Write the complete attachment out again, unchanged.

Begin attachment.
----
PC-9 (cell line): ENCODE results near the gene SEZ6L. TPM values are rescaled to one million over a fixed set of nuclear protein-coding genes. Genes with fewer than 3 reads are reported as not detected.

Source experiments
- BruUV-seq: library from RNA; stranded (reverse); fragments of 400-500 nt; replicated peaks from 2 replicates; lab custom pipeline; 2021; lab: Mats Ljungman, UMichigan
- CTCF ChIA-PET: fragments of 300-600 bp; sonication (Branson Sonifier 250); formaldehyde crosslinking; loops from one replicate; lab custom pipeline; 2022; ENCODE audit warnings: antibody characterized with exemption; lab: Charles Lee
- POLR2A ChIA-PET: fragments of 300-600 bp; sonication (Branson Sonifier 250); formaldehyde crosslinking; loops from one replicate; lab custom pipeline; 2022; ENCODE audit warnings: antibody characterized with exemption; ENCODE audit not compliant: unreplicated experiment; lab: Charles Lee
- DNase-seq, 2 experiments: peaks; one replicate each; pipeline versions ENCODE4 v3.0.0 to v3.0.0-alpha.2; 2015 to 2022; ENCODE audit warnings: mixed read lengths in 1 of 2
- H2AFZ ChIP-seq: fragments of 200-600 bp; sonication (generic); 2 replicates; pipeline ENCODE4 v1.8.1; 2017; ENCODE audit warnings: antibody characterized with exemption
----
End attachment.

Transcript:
PC-9 (cell line): ENCODE results near the gene SEZ6L. TPM values are rescaled to one million over a fixed set of nuclear protein-coding genes. Genes with fewer than 3 reads are reported as not detected.

Source experiments
- BruUV-seq: library from RNA; stranded (reverse); fragments of 400-500 nt; replicated peaks from 2 replicates; lab custom pipeline; 2021; lab: Mats Ljungman, UMichigan
- CTCF ChIA-PET: fragments of 300-600 bp; sonication (Branson Sonifier 250); formaldehyde crosslinking; loops from one replicate; lab custom pipeline; 2022; ENCODE audit warnings: antibody characterized with exemption; lab: Charles Lee
- POLR2A ChIA-PET: fragments of 300-600 bp; sonication (Branson Sonifier 250); formaldehyde crosslinking; loops from one replicate; lab custom pipeline; 2022; ENCODE audit warnings: antibody characterized with exemption; ENCODE audit not compliant: unreplicated experiment; lab: Charles Lee
- DNase-seq, 2 experiments: peaks; one replicate each; pipeline versions ENCODE4 v3.0.0 to v3.0.0-alpha.2; 2015 to 2022; ENCODE audit warnings: mixed read lengths in 1 of 2
- H2AFZ ChIP-seq: fragments of 200-600 bp; sonication (generic); 2 replicates; pipeline ENCODE4 v1.8.1; 2017; ENCODE audit warnings: antibody characterized with exemption